Phylogenetic and functional patterns of host plants and their associated fungi: implications for symbiotic co-evolution, community interactions, and ecosystem processes
Parrent, Jeri L. , Maherali, Hafiz , Powell, Jeff R. , Klironomos, John N. .
Phylogenetic signal in functional diversity and community assembly of arbuscular mycorrhizal fungi.
In contrast to many other guilds of plant symbiotic fungi, arbuscular mycorrhizal fungi (AMF) are a relatively low diversity, monophyletic and ancient lineage. Consistent with many other fungal communities, our understanding is limited with regard to the factors that govern AMF community assembly and the functional consequences of AMF community composition for their plant hosts. Previous studies have shown that AMF taxa vary in a number of traits relevant to their performance as plant partners, such as plant colonization intensity, soil hyphal biomass, and pathogen protection. Here we combine data from field and greenhouse studies with a phylogenetic approach to examining AMF communities to ask: (1) Are functional traits of AMF taxa phylogenetically conserved; (2) what is the spatial organization of phylogenetic community structure; and (3) what are the consequences of phylogenetic diversity in AMF community assemblages for plant productivity? Reconstructing functional trait evolution across the AMF phylogeny we find evidence for conservation of a number of traits, and this pattern is largely driven by the partitioning of trait variance between two early diverging lineages within this phylum. Our studies also show that AMF communities are phylogenetically overdispersed at spatial scales ranging from 4-576 m2, and that plant productivity increases as phylogenetic diversity is increased within constructed AMF community assemblages. These results suggest that phylogenetic structure may be an honest signal for functional diversity within AMF communities, and that phylogenetic overdispersion of AMF communities may represent functional complementarity of AMF community members, which can have a positive, synergistic effect on their plant associates.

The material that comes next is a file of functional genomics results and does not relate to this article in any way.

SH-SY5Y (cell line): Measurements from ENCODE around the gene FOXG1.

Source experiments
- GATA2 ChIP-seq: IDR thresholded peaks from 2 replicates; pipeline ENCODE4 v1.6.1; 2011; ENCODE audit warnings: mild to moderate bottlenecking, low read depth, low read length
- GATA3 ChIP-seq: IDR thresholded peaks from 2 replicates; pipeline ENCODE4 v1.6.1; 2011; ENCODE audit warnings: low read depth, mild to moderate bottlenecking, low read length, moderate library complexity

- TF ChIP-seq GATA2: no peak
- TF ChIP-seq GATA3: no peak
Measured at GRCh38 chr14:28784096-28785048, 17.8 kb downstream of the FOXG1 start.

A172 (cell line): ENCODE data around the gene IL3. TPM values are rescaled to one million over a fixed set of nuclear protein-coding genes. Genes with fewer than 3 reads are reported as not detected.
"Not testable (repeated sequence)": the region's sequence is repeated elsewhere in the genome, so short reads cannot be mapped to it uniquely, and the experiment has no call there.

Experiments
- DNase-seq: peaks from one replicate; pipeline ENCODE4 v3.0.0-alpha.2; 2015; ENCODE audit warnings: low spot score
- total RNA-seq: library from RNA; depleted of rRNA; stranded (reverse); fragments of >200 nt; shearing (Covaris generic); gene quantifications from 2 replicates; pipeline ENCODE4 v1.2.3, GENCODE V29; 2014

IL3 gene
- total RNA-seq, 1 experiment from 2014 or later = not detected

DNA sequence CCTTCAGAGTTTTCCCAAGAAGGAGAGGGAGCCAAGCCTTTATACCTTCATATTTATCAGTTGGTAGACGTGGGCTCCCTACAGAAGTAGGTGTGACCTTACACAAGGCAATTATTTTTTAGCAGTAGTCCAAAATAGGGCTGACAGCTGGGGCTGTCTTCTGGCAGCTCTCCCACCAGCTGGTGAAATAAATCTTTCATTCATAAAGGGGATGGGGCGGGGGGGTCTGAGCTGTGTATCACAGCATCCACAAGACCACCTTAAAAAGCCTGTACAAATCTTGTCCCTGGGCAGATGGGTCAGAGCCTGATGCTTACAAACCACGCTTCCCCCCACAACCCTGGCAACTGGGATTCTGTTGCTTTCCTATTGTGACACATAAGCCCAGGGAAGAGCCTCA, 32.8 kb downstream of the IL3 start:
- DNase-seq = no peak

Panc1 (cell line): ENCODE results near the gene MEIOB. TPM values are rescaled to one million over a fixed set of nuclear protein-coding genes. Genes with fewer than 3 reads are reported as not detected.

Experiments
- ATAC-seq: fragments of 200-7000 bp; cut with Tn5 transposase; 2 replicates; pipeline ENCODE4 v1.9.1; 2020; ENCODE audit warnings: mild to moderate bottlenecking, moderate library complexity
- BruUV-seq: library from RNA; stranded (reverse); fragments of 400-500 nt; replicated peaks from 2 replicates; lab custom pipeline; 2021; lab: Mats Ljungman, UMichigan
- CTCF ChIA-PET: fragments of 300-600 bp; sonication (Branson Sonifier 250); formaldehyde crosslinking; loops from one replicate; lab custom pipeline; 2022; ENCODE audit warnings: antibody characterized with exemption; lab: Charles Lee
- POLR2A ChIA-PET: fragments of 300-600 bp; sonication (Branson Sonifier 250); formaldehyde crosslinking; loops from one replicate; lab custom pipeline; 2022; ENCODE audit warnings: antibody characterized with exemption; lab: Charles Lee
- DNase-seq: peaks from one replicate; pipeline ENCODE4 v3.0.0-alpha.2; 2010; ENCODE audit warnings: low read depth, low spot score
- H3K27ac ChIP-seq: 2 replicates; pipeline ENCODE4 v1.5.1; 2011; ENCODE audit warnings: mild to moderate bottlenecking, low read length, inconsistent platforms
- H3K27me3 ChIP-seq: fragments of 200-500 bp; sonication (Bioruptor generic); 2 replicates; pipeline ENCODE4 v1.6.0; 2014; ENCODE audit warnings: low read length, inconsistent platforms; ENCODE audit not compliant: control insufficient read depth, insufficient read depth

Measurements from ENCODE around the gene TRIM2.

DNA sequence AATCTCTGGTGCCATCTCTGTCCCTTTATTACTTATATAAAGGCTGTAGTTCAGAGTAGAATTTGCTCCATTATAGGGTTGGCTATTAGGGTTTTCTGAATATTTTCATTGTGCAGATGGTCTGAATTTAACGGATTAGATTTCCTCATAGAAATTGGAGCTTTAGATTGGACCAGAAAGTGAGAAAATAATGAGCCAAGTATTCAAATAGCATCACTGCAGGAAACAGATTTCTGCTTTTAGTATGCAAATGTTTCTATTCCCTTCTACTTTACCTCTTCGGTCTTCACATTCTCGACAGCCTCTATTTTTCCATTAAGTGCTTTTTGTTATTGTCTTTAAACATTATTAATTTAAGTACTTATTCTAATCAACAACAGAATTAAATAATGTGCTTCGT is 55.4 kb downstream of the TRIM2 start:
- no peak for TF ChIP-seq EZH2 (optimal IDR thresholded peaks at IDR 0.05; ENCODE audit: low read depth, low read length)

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1 - University of Guelph, Department of Integrative Biology, Guelph, Ontario, N1G 2W1, Canada
2 - Freie Universität Berlin, Institut für Biologie - Ökologie der Pflanzen, Berlin, D- 14195, Germany
arbuscular mycorrhizal fungi
Presentation Type: Symposium or Colloquium Presentation
Location: Rendezvous A/Snowbird Center
Date: Wednesday, July 29th, 2009
Time: 3:45 PM